Case of the Mystery Burbot
By Ella Swan, Lake Windermere Ambassador’s Summer Student
You never know what you might see out in Lake Windermere if you take the time to look beneath the surface. On July 8th, some of what is usually “beneath the surface” came to the surface, getting us to question what might be happening in this watery environment.
During the week of July 8th while the Lake Windermere Ambassadors staff and volunteer were taking water samples at the south end of the lake, we made a startling discovery. There was a dead fish floating on the surface of the water. And not just any fish, but a burbot, a species which has experienced significant declines in Lake Windermere Read on to learn more about the burbot of Lake Windermere and what might have happened to this particular fellow.
Burbot, also known as Ling Cod, are the only species of freshwater cod. They make their home in cold lakes throughout northern North America, Europe and Asia. As fish go, they are fairly odd looking. They look like a cross between an eel and a catfish. With their greenish mottled complexion, beard-like single whisker and wide gaping mouth the burbot can be a startling sight to fishermen. They are bottom dwellers who feed in the night on everything from fish smaller than them to frogs and insects. During the daytime, they hide in extensive burrows that they build in the lake sediment. Another behaviour unique to burbot is that they are the only fish in this area that spawns during the winter under the ice. They were historically a key food source for the First Nations peoples.
Lake Windermere may be experiencing conditions that are less than ideal for burbot. A report by Paragamian et al (2000) reported significant declines in this fish in the Columbia River system, including Lake Windermere. In a 2007 survey of Lake Windermere, none were found and it was feared they were gone for good. As a more recent indication of the numbers of burbot, a local fisherman said: “There are ling in Lake Windermere but not as many as there used to be. Few, but they do exist here. When dams began appearing such as Mica (Revelstoke), ling began moving to larger and deeper waters. When non-native species such as bass were introduced here, the ling began competing with such species causing a decline in their numbers.”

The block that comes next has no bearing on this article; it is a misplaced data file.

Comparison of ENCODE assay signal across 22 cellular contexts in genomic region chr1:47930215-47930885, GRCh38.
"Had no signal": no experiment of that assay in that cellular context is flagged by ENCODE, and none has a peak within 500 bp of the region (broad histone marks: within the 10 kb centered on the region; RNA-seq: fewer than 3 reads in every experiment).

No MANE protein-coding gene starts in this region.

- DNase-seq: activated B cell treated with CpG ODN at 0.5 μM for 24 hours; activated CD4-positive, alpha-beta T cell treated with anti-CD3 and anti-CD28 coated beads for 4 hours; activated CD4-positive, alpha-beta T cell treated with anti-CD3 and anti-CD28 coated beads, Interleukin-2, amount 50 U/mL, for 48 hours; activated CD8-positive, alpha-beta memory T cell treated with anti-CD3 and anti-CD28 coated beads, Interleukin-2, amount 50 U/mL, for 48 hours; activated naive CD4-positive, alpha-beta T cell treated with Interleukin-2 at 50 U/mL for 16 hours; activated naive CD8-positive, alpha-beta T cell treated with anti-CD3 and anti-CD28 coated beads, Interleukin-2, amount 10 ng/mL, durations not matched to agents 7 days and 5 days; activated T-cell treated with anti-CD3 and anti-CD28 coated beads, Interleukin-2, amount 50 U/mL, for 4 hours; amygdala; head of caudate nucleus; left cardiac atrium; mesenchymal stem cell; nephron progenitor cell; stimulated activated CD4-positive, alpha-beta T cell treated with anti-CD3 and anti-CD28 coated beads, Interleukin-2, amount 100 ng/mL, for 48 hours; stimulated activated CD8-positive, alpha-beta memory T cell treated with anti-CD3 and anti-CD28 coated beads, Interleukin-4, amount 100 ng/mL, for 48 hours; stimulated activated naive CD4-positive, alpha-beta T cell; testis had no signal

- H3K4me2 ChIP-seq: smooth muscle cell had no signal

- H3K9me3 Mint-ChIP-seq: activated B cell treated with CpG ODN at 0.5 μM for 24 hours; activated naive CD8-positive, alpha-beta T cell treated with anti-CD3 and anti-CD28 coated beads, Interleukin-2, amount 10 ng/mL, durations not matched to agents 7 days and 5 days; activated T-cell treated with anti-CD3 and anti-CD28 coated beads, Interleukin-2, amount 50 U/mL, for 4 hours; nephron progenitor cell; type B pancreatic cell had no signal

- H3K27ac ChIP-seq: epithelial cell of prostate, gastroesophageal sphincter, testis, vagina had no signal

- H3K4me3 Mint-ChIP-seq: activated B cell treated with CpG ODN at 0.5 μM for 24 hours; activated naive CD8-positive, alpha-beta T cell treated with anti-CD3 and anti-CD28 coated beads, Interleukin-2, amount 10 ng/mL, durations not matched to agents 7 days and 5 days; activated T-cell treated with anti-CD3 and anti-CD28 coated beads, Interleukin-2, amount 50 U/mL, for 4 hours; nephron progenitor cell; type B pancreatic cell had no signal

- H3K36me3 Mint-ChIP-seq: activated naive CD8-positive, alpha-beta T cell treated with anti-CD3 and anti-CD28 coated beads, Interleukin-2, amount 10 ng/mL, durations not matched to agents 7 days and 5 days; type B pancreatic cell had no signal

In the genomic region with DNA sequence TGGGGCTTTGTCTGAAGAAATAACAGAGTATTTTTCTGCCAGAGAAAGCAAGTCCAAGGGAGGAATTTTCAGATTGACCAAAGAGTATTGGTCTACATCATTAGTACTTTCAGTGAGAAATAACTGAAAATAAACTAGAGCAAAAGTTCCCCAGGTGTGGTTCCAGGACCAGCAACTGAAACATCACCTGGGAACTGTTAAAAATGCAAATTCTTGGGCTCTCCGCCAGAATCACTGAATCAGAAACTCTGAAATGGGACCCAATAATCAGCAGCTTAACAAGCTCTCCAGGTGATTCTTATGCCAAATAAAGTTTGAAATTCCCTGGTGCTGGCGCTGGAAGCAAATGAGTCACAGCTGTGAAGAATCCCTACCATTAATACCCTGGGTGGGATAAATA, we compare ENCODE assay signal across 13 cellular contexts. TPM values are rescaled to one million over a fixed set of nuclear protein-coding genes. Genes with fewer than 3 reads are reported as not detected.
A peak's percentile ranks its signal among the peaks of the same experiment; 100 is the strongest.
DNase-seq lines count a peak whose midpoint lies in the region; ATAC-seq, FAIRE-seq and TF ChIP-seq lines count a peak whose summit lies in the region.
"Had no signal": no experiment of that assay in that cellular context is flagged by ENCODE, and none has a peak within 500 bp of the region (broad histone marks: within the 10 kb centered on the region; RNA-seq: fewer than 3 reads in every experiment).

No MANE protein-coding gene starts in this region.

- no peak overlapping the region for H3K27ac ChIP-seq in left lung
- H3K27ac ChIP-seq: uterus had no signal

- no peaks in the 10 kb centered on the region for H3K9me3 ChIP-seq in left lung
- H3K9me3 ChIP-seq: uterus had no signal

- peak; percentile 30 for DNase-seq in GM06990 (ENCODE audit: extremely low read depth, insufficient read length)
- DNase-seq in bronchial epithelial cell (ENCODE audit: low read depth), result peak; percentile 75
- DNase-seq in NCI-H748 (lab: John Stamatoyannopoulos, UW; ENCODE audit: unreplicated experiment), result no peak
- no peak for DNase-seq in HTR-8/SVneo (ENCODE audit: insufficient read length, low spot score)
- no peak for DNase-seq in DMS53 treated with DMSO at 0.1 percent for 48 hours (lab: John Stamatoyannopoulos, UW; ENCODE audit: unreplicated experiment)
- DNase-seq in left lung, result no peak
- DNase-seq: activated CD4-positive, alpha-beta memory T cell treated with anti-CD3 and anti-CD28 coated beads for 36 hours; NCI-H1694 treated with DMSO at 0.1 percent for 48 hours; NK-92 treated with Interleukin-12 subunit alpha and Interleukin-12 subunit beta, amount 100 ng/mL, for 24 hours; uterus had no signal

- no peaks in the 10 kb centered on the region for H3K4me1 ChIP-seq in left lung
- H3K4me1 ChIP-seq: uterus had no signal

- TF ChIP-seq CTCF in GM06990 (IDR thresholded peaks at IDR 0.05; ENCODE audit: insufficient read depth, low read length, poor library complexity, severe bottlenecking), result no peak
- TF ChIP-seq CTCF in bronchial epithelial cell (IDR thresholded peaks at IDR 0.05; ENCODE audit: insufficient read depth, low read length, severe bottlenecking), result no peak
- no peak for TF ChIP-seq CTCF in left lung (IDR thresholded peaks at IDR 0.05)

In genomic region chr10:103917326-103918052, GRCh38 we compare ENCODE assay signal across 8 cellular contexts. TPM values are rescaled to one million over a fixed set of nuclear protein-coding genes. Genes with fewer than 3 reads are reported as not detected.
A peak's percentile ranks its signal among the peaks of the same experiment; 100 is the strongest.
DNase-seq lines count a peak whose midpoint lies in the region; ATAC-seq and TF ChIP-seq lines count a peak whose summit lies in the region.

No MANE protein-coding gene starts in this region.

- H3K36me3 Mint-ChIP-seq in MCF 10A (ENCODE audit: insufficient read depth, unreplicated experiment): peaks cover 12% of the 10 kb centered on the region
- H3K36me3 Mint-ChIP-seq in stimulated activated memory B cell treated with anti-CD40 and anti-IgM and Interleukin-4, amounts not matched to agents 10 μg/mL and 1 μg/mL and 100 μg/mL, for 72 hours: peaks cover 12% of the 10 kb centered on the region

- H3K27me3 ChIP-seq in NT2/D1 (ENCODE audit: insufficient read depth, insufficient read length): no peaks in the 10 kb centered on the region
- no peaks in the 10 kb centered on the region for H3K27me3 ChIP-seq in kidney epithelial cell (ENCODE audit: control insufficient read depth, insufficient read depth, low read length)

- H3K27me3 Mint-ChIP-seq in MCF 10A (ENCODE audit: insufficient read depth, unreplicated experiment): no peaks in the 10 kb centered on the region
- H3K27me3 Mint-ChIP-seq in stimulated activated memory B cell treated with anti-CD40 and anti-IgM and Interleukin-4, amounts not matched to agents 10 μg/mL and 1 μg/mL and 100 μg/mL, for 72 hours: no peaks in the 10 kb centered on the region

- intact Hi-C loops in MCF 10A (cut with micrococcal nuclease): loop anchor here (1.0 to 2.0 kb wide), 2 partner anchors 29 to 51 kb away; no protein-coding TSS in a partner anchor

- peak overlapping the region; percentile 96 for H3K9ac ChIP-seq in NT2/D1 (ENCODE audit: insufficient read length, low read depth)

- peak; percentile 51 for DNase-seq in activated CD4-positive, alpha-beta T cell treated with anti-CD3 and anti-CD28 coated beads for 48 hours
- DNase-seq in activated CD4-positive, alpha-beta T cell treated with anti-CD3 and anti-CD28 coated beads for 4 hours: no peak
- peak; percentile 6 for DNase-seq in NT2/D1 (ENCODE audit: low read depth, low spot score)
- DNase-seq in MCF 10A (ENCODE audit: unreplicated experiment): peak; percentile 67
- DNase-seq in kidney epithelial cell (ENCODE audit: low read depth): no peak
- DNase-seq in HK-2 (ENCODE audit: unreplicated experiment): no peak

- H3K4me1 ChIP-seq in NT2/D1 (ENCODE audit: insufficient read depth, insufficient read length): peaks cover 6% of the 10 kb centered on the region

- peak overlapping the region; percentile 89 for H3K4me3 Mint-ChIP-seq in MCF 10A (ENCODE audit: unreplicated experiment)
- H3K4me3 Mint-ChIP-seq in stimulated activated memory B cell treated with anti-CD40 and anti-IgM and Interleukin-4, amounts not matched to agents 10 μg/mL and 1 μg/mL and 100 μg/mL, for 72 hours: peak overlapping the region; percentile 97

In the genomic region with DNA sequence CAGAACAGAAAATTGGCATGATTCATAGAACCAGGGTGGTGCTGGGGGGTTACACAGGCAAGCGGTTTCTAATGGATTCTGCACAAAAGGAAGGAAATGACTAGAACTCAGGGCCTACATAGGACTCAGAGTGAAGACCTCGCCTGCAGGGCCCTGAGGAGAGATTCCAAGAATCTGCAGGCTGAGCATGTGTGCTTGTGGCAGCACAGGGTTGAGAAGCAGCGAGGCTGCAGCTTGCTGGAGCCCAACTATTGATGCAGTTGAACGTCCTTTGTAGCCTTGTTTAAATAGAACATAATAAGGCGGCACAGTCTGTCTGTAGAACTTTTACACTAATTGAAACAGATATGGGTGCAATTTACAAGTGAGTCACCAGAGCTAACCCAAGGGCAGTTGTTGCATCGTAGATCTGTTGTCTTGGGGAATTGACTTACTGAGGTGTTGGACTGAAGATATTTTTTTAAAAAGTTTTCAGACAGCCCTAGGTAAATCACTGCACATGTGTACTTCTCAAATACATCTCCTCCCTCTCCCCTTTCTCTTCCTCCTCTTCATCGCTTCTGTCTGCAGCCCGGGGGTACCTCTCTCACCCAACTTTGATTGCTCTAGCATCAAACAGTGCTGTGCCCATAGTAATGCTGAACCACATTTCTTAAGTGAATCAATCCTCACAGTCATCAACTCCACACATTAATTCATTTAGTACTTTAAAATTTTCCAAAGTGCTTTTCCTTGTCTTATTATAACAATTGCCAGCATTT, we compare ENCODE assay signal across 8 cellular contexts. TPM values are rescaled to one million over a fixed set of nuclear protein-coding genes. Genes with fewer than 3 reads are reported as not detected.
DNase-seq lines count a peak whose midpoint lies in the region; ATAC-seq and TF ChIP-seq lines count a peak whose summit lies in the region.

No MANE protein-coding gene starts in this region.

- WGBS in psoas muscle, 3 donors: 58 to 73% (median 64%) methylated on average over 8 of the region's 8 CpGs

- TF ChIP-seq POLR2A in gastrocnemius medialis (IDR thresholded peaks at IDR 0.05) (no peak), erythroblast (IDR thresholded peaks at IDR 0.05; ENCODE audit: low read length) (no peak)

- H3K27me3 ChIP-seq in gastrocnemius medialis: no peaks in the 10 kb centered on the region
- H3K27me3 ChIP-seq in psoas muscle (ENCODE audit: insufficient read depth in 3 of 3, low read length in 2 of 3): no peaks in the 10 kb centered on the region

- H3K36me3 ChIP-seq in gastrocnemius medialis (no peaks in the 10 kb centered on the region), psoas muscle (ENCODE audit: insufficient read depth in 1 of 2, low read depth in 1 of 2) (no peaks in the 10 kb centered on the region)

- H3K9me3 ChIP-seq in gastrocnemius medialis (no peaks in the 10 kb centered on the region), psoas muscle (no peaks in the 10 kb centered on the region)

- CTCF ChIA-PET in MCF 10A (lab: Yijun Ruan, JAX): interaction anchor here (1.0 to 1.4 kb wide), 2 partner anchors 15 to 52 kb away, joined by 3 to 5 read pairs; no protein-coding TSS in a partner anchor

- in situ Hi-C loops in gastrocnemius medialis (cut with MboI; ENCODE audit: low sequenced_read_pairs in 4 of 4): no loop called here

As reported in the 2008 report on Fish and Wildlife in Lake Windermere (Interior Reforestation, Ltd.) temperature is likely a cause. Burbot prefer temperatures that are cooler than Lake Windermere, which has been getting warmer in the summer. Competition from invasive species like bass and northern pike minnows may also have sent burbot on the decline. BC fishing regulations restrict this fishery to “catch and release only” to protect the numbers that are left.
What happened with the fish we saw?
It is thought that the burbot move out of Lake Windermere into colder waters for the summer and come back to spawn during the winter. So why did we see one and why was it dead?
There are a few possible explanations. The fish may not have died in the location that we found it. The burbot could have been living in the Columbia Wetlands upstream, died, then floated into the lake. It may have simply died of old age (the burbot we saw was about 1 to 1.5 feet long). Or it could have mistakenly come into the lake where it met waters that were too warm, which can cause stress and disease. One disease that burbot are susceptible to is Entric Redmouth Disease, which causes the fish to hemorrhage around its mouth and gills and internal organs. This is a very distant possibility.
We will never know the exact cause of that one burbot’s death, but we do know some of the challenges burbot face in our area: competition from non-native species like Largemouth Bass, habitat destruction, and raised water temperatures in summer.
 Windermere Lake Foreshore Fish and Wildlife Habitat Assessment. Sept 2008. Interior Reforestation Co. Ltd